Seeing his son’s face in the rear-view mirror, Sam could guess what he had in mind. He shook his head and decided to ignore the boy’s gaze. He inserted the key in the ignition, and the car came to life. The next minute, he had it gunning in the direction of the gate.

Musa, by now very accustomed to his master’s habit, even though he never quite understood why the man should ride his car that fast within the short distance from the garage to the entrance of the house, already had the gates wide open.

Sam cut from their street into the early morning traffic on Mission Road, gradually picking up speed.
What now? Sam knew his son could not be quiet for five minutes. “Yeah?” He eased on the accelerator at Taxona Junction and turned left.
“Mom says I get all the silly things I say from you. Is that true?”
Anne coughed.
“Look, Son, don’t listen to anything Mom tells you about me. She’s incredibly biased on my issues.”
“Don’t mind your Dad, Ehis,” Anne said, turning sideways to smile at her son. “He refuses to listen to the truth about himself.”
“Mom, I was just about to tell Dad about the many wonderful things you often say about him in his absence. But he has said not to believe anything you say.” Ehis drew close to his father. “Sorry, Dad, I guess I should forget about all those wonderful things too since they are not true either, right?” Sam’s own web had caught him.
“Can’t someone joke with you people? Haba! Believe all that your Mom tells you. I was only kidding.”
“Who wasn’t? Hurray! I won, I won!” Ehis was flapping his hands about his head, almost breaking the anchors of the seat belt.
“Did we seriously produce this child?” Sam asked his wife, shaking his head in disbelief.
Anne laughed out loud, “No oh! We bought him from the Bazaar, nonsense talk.”
“For the record, Dad,” Ehis was saying, “I love your suit. It is shiny new. Did you purchase it for the occasion?”

Now this was real flattery, and Sam recognised it for what it was. His only response was to insert an audio CD of Lionel Richie into the car’s sound system. He then increased the volume and began singing the lyrics of the first track to himself. It was the turn of the mother and son to share a knowing grin.

Two full months of holidays were over and work was about to resume in full swing. Resumption days always brought George Oriakhi a powerful feeling. The students of St Kizito gave his life a sense of purpose and meaning. He loved them deeply and was very concerned about their welfare, though his dealings with them never left much room for such a presupposition. The task of an administrator was not always an easy one.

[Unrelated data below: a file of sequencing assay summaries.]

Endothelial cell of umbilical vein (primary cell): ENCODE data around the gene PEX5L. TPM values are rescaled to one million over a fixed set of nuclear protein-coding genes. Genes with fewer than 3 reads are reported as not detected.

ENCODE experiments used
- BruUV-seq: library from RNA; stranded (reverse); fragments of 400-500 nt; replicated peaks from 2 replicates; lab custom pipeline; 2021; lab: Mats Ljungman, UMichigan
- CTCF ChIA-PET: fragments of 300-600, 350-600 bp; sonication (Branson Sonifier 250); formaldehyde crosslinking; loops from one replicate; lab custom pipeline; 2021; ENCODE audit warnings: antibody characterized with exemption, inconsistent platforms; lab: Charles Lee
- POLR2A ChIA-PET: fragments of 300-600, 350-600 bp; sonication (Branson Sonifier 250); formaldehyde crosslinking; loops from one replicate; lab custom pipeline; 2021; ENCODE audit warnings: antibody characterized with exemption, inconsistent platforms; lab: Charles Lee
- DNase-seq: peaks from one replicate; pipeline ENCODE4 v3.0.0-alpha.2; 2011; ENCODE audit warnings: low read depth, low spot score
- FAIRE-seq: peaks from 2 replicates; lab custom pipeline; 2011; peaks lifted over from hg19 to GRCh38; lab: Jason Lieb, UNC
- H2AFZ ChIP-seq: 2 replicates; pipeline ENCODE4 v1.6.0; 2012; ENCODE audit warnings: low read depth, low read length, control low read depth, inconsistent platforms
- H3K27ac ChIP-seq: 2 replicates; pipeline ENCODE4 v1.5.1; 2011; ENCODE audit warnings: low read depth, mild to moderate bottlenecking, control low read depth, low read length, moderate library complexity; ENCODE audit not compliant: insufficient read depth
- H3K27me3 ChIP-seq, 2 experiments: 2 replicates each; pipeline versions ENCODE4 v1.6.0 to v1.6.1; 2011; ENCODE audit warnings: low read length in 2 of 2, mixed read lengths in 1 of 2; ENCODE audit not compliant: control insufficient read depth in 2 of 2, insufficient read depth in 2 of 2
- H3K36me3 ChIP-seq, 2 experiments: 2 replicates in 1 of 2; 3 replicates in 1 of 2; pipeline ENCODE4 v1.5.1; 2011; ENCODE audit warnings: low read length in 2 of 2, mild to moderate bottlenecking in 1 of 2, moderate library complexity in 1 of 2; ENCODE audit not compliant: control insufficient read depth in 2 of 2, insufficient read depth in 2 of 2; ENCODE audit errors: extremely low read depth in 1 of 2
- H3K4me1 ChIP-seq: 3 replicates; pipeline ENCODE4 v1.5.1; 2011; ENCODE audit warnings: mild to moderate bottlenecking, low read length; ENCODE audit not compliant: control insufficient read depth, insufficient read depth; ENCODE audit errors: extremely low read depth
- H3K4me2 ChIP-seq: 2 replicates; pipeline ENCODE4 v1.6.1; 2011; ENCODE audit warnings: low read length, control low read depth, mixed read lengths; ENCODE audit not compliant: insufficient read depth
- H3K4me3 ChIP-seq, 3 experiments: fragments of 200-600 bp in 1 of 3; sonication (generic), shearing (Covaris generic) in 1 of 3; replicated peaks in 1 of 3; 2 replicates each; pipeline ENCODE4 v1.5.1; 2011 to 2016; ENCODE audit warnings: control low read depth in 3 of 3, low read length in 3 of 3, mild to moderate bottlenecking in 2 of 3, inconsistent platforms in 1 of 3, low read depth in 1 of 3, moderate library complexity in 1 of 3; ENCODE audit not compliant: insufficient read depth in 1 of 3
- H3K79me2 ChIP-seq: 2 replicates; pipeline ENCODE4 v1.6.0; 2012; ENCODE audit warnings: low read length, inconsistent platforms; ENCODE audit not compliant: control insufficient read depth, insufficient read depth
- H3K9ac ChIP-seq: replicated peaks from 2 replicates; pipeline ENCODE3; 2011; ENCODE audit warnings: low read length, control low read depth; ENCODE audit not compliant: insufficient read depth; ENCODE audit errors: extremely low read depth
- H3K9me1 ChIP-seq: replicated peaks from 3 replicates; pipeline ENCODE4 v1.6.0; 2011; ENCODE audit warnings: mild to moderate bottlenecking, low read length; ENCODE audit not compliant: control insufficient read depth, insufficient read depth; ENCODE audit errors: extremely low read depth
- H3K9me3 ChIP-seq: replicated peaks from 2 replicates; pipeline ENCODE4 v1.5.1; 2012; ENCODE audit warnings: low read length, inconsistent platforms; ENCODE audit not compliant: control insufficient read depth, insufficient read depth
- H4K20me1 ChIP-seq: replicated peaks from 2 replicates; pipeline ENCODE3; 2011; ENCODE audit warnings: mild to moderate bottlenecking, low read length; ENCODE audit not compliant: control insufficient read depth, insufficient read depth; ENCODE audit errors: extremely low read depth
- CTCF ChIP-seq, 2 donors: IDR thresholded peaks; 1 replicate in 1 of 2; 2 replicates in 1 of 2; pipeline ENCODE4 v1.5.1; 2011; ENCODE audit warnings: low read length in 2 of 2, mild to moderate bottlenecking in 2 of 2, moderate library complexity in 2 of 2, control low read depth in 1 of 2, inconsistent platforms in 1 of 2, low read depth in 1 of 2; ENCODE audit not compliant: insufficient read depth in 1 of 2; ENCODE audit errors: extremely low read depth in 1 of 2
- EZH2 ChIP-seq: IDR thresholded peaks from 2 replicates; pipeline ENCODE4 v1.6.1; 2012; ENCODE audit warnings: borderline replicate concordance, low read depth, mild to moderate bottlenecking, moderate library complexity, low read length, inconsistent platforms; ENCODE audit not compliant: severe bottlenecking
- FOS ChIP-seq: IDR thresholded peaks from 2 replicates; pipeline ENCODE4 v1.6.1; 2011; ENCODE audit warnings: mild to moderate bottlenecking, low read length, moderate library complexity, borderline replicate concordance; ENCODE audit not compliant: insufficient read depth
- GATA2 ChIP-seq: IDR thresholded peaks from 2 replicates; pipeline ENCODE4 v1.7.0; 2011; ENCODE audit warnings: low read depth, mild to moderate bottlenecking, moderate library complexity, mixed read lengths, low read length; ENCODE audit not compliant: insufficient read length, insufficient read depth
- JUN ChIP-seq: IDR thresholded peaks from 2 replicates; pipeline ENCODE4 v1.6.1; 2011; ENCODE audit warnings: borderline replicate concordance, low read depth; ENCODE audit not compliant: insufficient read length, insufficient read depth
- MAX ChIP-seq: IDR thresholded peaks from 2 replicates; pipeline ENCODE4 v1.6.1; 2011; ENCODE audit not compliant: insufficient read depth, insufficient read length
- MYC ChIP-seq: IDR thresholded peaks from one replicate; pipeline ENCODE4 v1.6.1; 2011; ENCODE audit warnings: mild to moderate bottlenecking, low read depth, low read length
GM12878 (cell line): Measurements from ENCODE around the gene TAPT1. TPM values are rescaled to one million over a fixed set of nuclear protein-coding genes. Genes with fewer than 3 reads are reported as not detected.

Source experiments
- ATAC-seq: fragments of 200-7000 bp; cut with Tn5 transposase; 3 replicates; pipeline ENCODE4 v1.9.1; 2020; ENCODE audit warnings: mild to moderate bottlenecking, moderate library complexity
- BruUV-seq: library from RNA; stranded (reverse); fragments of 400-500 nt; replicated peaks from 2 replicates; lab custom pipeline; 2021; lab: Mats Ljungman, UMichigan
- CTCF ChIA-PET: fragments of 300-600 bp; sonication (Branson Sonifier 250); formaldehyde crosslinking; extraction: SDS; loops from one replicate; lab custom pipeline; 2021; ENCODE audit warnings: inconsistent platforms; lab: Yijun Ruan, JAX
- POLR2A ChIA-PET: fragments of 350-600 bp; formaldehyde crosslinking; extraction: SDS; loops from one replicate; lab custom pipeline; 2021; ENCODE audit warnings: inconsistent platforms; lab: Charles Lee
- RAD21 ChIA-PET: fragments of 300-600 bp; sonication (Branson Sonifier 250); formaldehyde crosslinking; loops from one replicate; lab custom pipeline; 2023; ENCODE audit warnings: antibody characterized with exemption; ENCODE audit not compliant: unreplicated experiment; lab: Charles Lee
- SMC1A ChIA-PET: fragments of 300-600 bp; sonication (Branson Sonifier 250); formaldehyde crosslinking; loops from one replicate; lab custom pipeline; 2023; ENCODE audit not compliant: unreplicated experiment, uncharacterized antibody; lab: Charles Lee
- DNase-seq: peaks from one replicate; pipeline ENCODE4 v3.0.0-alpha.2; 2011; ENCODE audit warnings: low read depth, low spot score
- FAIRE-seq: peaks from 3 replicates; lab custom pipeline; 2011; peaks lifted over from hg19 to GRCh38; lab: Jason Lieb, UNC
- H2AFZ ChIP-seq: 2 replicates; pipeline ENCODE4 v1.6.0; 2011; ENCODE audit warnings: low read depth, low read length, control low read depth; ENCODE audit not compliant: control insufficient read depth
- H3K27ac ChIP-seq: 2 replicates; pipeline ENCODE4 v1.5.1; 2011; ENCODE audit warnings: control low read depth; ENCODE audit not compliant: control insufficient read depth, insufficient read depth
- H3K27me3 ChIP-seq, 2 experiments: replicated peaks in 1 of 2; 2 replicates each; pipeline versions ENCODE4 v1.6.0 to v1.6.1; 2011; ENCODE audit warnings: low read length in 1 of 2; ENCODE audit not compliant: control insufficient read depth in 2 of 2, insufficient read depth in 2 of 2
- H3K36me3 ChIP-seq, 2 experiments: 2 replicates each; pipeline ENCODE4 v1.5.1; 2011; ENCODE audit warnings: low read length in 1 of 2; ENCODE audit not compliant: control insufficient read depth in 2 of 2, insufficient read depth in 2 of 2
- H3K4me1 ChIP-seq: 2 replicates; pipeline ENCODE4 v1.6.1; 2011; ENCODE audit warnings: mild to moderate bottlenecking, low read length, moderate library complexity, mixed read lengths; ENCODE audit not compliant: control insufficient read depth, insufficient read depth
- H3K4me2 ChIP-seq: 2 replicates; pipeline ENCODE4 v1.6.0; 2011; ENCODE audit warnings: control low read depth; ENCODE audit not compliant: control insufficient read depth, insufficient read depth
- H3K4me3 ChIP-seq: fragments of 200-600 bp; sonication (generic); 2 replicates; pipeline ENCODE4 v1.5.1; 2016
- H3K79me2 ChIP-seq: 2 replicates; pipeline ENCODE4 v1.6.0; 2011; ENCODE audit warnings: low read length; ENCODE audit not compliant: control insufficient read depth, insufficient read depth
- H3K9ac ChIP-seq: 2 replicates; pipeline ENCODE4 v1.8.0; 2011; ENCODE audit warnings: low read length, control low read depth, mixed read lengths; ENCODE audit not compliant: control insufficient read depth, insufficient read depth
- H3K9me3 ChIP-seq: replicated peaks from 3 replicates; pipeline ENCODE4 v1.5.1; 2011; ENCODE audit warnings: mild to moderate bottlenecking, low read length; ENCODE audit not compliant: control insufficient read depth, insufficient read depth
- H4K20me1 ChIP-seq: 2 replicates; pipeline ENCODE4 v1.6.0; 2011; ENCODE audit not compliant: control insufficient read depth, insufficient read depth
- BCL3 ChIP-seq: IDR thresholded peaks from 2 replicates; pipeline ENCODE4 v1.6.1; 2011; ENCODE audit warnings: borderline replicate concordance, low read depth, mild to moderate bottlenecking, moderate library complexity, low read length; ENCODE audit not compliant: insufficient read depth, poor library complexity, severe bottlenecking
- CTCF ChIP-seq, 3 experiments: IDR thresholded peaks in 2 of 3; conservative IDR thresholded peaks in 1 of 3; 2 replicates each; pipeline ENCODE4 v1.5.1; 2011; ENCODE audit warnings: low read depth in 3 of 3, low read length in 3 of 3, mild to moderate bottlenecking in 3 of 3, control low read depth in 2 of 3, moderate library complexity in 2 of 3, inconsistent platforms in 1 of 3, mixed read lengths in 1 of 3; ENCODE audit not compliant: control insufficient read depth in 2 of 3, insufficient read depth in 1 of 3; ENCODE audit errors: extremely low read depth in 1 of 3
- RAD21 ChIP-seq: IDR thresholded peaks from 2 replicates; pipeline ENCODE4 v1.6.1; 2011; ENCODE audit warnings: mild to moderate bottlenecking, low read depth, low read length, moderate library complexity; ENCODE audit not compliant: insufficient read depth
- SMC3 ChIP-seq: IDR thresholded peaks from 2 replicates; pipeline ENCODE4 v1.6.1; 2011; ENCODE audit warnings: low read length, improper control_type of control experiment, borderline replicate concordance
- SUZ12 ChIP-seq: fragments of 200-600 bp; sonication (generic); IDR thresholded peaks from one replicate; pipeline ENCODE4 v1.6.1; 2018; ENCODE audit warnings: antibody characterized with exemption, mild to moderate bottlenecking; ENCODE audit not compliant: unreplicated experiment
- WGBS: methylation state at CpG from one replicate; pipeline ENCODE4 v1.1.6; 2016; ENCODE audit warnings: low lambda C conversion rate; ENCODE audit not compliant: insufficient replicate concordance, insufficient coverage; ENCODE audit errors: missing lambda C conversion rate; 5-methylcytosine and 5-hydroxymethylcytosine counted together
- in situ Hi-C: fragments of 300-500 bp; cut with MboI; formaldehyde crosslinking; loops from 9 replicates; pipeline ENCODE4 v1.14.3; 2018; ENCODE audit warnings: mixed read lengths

Some yellowish birds had turned a few trees in the orchard in front of his house to a grand nest. They now flew about, making one cacophonous sound.
God! How the tiny-winged creatures were driving him crazy.
He peered through the rimmed glasses at the orchard yet again, taking note of the sun that was just then pushing through the haze of dawn in an attempt to make its presence felt. Adjusting the strap of the leather belt around his waist, George settled down on one of the cane chairs on his balcony and started skimming the pages of the national dailies. Somewhere in the distance, he could hear cars hooting.

Some hours later, the black Kia Optima drove through the gate of St Kizito National High School and stopped. Sam got out, took a car pass from one of the gatemen, and entered his son’s name into the big register meant for the new students. The whole place was a scurry of activity. Children clad in green striped shirts and green shorts were descending from the many cars parked near the gate, transforming the landscape into a sea of green.

Ehis remained calm, watching the spectacle with intense interest. He could hardly conceal his excitement. A few minutes later, Sam got back into the car and sped off towards the administrative block, some distance further down the driveway.
“Stop speeding, Dad,” Ehis pleaded. “I am trying to catch the view.”
Sam eased his foot on the accelerator. He looked from side to side, trying to catch the same view that was holding his son captive.
“Wow, Son, this is so impressive. I mean, all I can see is an endless sea of dead or dying grasses.”
The young boy kept a passive face. His Dad could say whatever he wanted. He wasn’t going to utter a word.

Anne had to admit that the scene was great. The green grasses were neither dead nor dying, as her husband had ironically stated. They stood tall and proud in the noon breeze, as though aware of the activities around them. The whole place had a serene look about it. Two king-sized football fields were to the left and right of them, some distance from the gate.
Heavy-looking flood lamps, mounted on tall metal poles, stood paces apart from one another on either side of the driveway. They soon passed by a grand chapel, located to their right. Not far from it was a white, one-storey building – possibly the Rectory. Farther down the road was the Administrative Building.
“I do hope you find happiness here, Ehis,” Anne remarked, almost choking on the words. She was trying so hard to bring her emotions under control.
“I will, Mom. Don’t worry, I sure will.”
Sam looked sharply at his wife.
‘Not again!’

To be continued…

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Image Credit @PIXABAY